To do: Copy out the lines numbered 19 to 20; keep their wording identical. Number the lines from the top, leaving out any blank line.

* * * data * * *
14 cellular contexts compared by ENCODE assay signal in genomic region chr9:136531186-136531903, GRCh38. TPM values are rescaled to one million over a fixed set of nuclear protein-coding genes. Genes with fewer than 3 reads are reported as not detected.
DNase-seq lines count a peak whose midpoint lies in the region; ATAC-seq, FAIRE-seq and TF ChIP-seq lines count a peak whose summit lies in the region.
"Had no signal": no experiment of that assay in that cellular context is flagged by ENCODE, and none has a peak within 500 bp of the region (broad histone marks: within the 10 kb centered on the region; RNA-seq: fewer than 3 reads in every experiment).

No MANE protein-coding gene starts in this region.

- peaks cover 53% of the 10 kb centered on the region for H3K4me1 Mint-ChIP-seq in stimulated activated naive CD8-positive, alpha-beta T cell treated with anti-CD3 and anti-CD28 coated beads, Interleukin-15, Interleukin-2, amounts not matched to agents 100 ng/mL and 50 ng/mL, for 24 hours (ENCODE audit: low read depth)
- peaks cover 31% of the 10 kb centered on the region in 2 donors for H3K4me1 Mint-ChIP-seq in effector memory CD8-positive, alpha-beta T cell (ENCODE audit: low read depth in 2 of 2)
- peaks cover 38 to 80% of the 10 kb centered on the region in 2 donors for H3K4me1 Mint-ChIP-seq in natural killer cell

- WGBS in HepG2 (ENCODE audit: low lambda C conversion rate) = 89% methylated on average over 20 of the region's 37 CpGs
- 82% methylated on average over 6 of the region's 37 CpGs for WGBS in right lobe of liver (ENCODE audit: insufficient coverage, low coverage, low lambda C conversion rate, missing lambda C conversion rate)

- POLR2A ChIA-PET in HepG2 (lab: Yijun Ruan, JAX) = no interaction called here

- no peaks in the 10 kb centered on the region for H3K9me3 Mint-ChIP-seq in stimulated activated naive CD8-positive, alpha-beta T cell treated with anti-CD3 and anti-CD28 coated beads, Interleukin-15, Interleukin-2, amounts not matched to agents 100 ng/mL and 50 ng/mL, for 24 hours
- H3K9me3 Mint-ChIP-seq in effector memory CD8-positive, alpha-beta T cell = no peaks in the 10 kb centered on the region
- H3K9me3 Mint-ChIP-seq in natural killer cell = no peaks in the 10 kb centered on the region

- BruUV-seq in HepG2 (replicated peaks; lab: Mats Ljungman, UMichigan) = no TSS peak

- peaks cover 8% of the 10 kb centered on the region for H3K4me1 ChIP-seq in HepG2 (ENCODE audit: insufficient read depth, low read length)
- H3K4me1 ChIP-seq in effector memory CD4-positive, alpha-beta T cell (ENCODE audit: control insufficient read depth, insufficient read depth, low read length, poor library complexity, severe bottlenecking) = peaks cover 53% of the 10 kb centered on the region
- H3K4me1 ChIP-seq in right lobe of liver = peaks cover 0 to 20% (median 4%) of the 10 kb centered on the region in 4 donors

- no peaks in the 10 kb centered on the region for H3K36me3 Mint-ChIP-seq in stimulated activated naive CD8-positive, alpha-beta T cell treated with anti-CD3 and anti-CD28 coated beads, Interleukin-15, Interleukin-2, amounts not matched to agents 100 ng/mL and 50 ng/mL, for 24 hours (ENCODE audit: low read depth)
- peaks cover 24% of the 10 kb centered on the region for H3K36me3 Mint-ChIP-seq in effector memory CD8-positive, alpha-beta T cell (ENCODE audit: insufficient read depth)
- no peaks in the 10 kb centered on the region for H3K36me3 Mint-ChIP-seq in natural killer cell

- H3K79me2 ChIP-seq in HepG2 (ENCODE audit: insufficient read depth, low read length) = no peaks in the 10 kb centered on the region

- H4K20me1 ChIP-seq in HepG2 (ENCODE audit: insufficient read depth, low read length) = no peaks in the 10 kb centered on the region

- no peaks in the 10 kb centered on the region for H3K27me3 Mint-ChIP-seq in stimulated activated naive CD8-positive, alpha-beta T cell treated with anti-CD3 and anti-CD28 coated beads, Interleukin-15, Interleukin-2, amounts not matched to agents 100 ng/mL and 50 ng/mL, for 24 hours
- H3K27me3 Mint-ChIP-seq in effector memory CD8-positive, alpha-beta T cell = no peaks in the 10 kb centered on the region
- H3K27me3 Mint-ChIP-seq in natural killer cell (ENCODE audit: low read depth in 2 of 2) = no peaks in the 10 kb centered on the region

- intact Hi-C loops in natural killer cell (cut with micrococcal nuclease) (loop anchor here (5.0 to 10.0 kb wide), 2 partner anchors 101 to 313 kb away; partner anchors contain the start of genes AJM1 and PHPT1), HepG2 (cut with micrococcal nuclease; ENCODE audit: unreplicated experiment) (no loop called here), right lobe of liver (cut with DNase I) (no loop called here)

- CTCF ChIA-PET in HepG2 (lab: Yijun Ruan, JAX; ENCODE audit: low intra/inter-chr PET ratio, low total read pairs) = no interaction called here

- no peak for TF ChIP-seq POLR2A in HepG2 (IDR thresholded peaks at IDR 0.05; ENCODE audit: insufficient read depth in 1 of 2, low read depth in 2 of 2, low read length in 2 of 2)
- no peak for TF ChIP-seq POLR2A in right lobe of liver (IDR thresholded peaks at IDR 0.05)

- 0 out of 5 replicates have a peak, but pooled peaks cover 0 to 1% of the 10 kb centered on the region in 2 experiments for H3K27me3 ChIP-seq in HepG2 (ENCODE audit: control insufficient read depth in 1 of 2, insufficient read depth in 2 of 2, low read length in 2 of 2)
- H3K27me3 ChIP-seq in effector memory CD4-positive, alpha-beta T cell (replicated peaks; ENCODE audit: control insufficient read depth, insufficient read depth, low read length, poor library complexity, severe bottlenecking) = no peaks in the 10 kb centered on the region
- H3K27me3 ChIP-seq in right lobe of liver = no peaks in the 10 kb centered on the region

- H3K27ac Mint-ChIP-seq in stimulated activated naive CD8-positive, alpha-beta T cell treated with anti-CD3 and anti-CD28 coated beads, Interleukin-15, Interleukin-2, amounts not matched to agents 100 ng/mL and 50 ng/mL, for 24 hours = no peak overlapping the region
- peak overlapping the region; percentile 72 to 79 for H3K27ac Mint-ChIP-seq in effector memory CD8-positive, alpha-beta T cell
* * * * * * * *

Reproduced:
- peaks cover 24% of the 10 kb centered on the region for H3K36me3 Mint-ChIP-seq in effector memory CD8-positive, alpha-beta T cell (ENCODE audit: insufficient read depth)
- no peaks in the 10 kb centered on the region for H3K36me3 Mint-ChIP-seq in natural killer cell